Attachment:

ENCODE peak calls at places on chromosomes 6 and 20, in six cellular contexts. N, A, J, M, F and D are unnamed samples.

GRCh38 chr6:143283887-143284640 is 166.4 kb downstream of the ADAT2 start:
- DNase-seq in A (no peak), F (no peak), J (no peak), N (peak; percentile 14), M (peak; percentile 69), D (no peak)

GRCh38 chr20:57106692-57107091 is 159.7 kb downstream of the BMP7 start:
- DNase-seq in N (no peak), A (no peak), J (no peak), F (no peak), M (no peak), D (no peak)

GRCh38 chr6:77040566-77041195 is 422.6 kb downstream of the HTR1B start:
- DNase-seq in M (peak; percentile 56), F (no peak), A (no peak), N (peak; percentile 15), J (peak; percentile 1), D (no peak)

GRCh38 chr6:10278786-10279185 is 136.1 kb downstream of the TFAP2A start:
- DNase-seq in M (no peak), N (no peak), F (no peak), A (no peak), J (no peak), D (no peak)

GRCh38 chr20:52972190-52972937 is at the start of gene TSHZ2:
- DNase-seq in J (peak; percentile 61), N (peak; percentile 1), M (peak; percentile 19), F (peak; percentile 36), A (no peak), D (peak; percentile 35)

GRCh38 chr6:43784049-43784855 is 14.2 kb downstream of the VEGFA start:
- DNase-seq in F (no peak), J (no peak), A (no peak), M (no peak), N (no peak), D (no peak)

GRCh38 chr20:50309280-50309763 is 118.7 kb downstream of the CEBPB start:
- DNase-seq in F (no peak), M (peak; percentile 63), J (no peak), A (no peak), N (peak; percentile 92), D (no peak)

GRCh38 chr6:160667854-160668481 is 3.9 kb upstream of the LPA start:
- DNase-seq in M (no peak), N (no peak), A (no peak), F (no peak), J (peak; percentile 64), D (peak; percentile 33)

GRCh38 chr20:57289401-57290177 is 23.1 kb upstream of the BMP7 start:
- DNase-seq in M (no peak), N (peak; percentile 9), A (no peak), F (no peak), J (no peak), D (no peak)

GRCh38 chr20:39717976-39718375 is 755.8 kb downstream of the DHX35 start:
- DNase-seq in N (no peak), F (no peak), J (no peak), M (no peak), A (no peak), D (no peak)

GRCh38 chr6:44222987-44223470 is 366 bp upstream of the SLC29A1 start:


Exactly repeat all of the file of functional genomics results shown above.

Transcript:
ENCODE peak calls at places on chromosomes 6 and 20, in six cellular contexts. N, A, J, M, F and D are unnamed samples.

GRCh38 chr6:143283887-143284640 is 166.4 kb downstream of the ADAT2 start:
- DNase-seq in A (no peak), F (no peak), J (no peak), N (peak; percentile 14), M (peak; percentile 69), D (no peak)

GRCh38 chr20:57106692-57107091 is 159.7 kb downstream of the BMP7 start:
- DNase-seq in N (no peak), A (no peak), J (no peak), F (no peak), M (no peak), D (no peak)

GRCh38 chr6:77040566-77041195 is 422.6 kb downstream of the HTR1B start:
- DNase-seq in M (peak; percentile 56), F (no peak), A (no peak), N (peak; percentile 15), J (peak; percentile 1), D (no peak)

GRCh38 chr6:10278786-10279185 is 136.1 kb downstream of the TFAP2A start:
- DNase-seq in M (no peak), N (no peak), F (no peak), A (no peak), J (no peak), D (no peak)

GRCh38 chr20:52972190-52972937 is at the start of gene TSHZ2:
- DNase-seq in J (peak; percentile 61), N (peak; percentile 1), M (peak; percentile 19), F (peak; percentile 36), A (no peak), D (peak; percentile 35)

GRCh38 chr6:43784049-43784855 is 14.2 kb downstream of the VEGFA start:
- DNase-seq in F (no peak), J (no peak), A (no peak), M (no peak), N (no peak), D (no peak)

GRCh38 chr20:50309280-50309763 is 118.7 kb downstream of the CEBPB start:
- DNase-seq in F (no peak), M (peak; percentile 63), J (no peak), A (no peak), N (peak; percentile 92), D (no peak)

GRCh38 chr6:160667854-160668481 is 3.9 kb upstream of the LPA start:
- DNase-seq in M (no peak), N (no peak), A (no peak), F (no peak), J (peak; percentile 64), D (peak; percentile 33)

GRCh38 chr20:57289401-57290177 is 23.1 kb upstream of the BMP7 start:
- DNase-seq in M (no peak), N (peak; percentile 9), A (no peak), F (no peak), J (no peak), D (no peak)

GRCh38 chr20:39717976-39718375 is 755.8 kb downstream of the DHX35 start:
- DNase-seq in N (no peak), F (no peak), J (no peak), M (no peak), A (no peak), D (no peak)

GRCh38 chr6:44222987-44223470 is 366 bp upstream of the SLC29A1 start: